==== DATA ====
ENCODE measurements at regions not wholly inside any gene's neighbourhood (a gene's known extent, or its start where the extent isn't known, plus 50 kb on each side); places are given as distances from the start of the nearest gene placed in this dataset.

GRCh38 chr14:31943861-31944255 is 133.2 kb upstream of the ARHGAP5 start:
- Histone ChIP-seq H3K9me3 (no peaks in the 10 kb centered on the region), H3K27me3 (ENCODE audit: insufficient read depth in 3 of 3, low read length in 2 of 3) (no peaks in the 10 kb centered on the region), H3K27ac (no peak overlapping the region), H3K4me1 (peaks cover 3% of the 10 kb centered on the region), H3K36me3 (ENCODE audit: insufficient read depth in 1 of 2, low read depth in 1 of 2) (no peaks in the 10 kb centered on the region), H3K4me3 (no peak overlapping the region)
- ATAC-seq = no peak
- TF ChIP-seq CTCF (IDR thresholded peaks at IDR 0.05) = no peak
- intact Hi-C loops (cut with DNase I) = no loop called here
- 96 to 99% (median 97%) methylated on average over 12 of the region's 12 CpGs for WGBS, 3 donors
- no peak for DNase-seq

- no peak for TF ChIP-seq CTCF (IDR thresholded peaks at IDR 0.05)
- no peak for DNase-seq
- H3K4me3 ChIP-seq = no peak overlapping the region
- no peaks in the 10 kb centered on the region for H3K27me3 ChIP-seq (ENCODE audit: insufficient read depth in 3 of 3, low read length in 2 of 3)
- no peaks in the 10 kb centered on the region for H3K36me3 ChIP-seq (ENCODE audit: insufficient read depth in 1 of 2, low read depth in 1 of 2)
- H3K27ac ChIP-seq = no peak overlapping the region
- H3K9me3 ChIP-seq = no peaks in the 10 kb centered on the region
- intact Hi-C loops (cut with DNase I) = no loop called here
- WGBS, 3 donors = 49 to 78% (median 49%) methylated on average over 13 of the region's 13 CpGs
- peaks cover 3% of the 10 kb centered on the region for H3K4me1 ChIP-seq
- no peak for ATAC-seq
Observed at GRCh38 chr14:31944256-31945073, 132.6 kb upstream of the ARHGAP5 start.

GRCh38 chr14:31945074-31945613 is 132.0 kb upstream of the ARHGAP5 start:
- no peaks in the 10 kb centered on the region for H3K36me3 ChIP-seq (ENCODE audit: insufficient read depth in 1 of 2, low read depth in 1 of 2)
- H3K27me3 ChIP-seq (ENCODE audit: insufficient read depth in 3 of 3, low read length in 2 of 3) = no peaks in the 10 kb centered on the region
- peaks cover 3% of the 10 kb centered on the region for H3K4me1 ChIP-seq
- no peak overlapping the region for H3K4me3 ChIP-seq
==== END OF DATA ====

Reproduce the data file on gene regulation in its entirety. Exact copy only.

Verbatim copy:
ENCODE measurements at regions not wholly inside any gene's neighbourhood (a gene's known extent, or its start where the extent isn't known, plus 50 kb on each side); places are given as distances from the start of the nearest gene placed in this dataset.

GRCh38 chr14:31943861-31944255 is 133.2 kb upstream of the ARHGAP5 start:
- Histone ChIP-seq H3K9me3 (no peaks in the 10 kb centered on the region), H3K27me3 (ENCODE audit: insufficient read depth in 3 of 3, low read length in 2 of 3) (no peaks in the 10 kb centered on the region), H3K27ac (no peak overlapping the region), H3K4me1 (peaks cover 3% of the 10 kb centered on the region), H3K36me3 (ENCODE audit: insufficient read depth in 1 of 2, low read depth in 1 of 2) (no peaks in the 10 kb centered on the region), H3K4me3 (no peak overlapping the region)
- ATAC-seq = no peak
- TF ChIP-seq CTCF (IDR thresholded peaks at IDR 0.05) = no peak
- intact Hi-C loops (cut with DNase I) = no loop called here
- 96 to 99% (median 97%) methylated on average over 12 of the region's 12 CpGs for WGBS, 3 donors
- no peak for DNase-seq

- no peak for TF ChIP-seq CTCF (IDR thresholded peaks at IDR 0.05)
- no peak for DNase-seq
- H3K4me3 ChIP-seq = no peak overlapping the region
- no peaks in the 10 kb centered on the region for H3K27me3 ChIP-seq (ENCODE audit: insufficient read depth in 3 of 3, low read length in 2 of 3)
- no peaks in the 10 kb centered on the region for H3K36me3 ChIP-seq (ENCODE audit: insufficient read depth in 1 of 2, low read depth in 1 of 2)
- H3K27ac ChIP-seq = no peak overlapping the region
- H3K9me3 ChIP-seq = no peaks in the 10 kb centered on the region
- intact Hi-C loops (cut with DNase I) = no loop called here
- WGBS, 3 donors = 49 to 78% (median 49%) methylated on average over 13 of the region's 13 CpGs
- peaks cover 3% of the 10 kb centered on the region for H3K4me1 ChIP-seq
- no peak for ATAC-seq
Observed at GRCh38 chr14:31944256-31945073, 132.6 kb upstream of the ARHGAP5 start.

GRCh38 chr14:31945074-31945613 is 132.0 kb upstream of the ARHGAP5 start:
- no peaks in the 10 kb centered on the region for H3K36me3 ChIP-seq (ENCODE audit: insufficient read depth in 1 of 2, low read depth in 1 of 2)
- H3K27me3 ChIP-seq (ENCODE audit: insufficient read depth in 3 of 3, low read length in 2 of 3) = no peaks in the 10 kb centered on the region
- peaks cover 3% of the 10 kb centered on the region for H3K4me1 ChIP-seq
- no peak overlapping the region for H3K4me3 ChIP-seq